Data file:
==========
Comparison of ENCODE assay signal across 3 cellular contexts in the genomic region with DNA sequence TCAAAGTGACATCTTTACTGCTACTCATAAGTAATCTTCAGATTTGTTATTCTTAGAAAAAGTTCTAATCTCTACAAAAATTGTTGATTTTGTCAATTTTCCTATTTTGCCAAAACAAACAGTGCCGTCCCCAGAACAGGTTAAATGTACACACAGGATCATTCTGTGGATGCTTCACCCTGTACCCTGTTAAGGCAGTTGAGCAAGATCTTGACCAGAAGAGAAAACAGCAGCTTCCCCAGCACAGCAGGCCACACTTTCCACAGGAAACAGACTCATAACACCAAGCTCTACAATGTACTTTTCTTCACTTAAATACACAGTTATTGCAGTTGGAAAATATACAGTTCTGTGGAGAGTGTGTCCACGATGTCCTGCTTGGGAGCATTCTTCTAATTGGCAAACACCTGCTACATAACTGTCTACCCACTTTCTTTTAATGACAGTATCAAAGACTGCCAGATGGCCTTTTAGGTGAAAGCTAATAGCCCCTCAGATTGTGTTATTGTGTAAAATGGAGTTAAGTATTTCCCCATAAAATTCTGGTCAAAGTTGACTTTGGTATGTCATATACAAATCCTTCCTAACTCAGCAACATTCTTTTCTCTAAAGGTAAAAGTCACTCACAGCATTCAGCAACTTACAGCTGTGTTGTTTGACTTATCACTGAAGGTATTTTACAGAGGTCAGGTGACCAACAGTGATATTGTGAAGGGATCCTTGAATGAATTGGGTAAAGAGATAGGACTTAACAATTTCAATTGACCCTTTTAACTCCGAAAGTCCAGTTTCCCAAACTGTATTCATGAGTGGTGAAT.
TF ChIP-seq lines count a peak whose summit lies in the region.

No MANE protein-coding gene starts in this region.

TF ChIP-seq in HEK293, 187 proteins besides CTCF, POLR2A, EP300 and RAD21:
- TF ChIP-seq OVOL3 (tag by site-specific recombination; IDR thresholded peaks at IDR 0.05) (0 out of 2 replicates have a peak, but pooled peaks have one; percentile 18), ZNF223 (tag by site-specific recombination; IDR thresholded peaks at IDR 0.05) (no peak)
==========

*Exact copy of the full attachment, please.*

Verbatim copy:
Comparison of ENCODE assay signal across 3 cellular contexts in the genomic region with DNA sequence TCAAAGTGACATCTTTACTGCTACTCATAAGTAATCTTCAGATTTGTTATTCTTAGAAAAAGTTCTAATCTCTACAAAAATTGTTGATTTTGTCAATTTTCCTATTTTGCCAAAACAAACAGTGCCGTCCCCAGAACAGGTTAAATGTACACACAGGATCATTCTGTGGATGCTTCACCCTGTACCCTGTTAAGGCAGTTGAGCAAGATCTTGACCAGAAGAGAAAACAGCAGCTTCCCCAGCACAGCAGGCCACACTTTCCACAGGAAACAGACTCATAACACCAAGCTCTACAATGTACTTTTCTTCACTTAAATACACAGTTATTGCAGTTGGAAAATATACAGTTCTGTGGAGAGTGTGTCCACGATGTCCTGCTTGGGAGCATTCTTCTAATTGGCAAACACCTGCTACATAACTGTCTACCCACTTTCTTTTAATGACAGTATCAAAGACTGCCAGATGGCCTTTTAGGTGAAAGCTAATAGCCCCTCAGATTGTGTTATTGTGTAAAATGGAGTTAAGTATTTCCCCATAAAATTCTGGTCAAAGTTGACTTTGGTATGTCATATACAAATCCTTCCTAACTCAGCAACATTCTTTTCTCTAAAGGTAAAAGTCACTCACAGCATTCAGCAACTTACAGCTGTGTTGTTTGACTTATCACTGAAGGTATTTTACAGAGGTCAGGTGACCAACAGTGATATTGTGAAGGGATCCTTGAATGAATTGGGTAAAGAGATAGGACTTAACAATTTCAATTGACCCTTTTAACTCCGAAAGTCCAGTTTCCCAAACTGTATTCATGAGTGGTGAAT.
TF ChIP-seq lines count a peak whose summit lies in the region.

No MANE protein-coding gene starts in this region.

TF ChIP-seq in HEK293, 187 proteins besides CTCF, POLR2A, EP300 and RAD21:
- TF ChIP-seq OVOL3 (tag by site-specific recombination; IDR thresholded peaks at IDR 0.05) (0 out of 2 replicates have a peak, but pooled peaks have one; percentile 18), ZNF223 (tag by site-specific recombination; IDR thresholded peaks at IDR 0.05) (no peak)